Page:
Why Freelancers Should Measure Client Satisfaction

Most freelancers get their work from past clients referring them to their colleagues, friends and neighbors, which must mean they’re doing a great job, right? Just because you have continuous client work, doesn’t mean that there isn’t room for improvement.

Image: CreateHer Stock 

Image: CreateHer Stock 

There are about 55 million Americans freelancing now, making up 35% of the workforce, according to Upwork. These days, freelancers aren’t just picking up small projects for independent consultants, freelancers are now being hired by agencies and large companies for their services and being paid their rate to do so.

Whether you’re getting large contracts with prominent companies or you’re doing work for family friends, keeping your clients satisfied is the only way you can make a consistent income.


Here’s why you should be surveying customers as a freelancer:

1.      Test potential products

Getting to know your customer better is a great way to find out what other services they may need, and if you can provide it for them. This also works if you already have new products/services in mind, and you want to see how your current clientele will respond to it. The ability to get feedback on new ideas before investing the time and money will take you a long way as a freelancer.


2.      Plan for potential problems

Maybe it was something they mentioned in the survey that you saw as a future problem you could have with clients. For example, if a client mentioned that they really liked not having to pay you anything upfront would make you realize how dangerous it is to operate that way. Although a client may enjoy it, anyone would be able to understand that paying a deposit before any work is started is standard in most cases. Take the survey as the time to be agile and change current policies, but also find improved ways to operate in the future.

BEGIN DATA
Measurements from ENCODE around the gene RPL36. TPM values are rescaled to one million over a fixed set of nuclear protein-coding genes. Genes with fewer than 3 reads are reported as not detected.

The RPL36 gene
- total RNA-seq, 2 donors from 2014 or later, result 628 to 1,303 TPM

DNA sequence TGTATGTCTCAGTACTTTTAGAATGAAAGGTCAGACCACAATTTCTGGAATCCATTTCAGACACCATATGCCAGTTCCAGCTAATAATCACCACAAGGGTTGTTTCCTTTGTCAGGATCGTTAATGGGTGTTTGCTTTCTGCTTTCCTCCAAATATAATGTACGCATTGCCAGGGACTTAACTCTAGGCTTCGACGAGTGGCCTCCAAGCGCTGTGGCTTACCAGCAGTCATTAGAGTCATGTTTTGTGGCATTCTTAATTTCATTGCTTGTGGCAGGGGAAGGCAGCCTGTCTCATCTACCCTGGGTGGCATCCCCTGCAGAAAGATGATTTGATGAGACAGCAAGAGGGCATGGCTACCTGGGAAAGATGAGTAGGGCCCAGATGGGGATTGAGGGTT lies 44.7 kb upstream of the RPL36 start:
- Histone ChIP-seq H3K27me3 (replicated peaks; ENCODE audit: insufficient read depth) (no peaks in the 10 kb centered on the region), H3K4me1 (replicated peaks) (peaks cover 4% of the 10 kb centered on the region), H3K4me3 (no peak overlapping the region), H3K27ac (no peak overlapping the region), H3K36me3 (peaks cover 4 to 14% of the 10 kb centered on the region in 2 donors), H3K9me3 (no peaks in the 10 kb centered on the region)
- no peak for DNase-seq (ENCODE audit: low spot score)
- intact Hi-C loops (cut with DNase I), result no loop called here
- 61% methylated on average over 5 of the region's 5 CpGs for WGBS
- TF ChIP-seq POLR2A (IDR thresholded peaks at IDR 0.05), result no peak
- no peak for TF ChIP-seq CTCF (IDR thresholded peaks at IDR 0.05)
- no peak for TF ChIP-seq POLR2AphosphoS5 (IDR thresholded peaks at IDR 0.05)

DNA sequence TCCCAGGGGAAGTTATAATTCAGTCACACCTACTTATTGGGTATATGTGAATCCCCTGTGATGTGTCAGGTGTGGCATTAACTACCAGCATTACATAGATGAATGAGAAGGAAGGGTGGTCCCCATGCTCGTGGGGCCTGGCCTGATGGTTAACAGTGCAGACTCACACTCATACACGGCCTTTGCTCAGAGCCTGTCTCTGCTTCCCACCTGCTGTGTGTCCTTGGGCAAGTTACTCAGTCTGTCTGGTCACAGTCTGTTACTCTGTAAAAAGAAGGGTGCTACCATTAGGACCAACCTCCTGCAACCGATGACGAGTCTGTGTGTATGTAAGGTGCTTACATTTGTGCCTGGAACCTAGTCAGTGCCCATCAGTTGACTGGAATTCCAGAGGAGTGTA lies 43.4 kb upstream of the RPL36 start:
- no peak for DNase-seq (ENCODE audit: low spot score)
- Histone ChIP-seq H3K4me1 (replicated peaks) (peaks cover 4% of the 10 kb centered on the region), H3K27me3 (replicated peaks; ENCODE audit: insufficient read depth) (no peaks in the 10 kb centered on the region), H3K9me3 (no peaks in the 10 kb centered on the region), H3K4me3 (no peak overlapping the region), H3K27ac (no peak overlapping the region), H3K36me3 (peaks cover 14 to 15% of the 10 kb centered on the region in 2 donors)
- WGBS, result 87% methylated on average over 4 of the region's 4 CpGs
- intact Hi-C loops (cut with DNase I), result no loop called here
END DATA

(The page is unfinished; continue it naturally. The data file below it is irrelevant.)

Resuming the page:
RELATED: 7 Ways To Start A Successful Side-Hustle With No Money


3.      Get honest feedback

It doesn’t matter how long you’ve been practicing your craft, there is always room to be better at what you do, and how you treat others. Keeping the survey short and on a scale is the best way to go about it but I would also suggest leaving room at the end for open-ended feedback. This is where clients can express how happy they were with the work, processes, and professionalism.


Some other very important factors to assess during the survey is their loyalty to your brand and the competition. Do you know why your clients come to you in the first place? Do you know why they keep coming back? These are important questions to ask because they answers tell you where you should put your energy. If people want more design work from you than copywriting, put more of an emphasis on that when you’re promoting on social or thinking of new product or sale ideas.                                                         

While their intent to purchase again is related to their loyalty, it is a completely different factor. Be sure you can come to a clear conclusion if you can count on someone to use your services again, especially if their needs require continuous support from you.         


Most people will have no problem filling out a quick survey from someone they worked with because it shows that you care about their time with you and want to give the best experience possible.



How do you measure client satisfaction?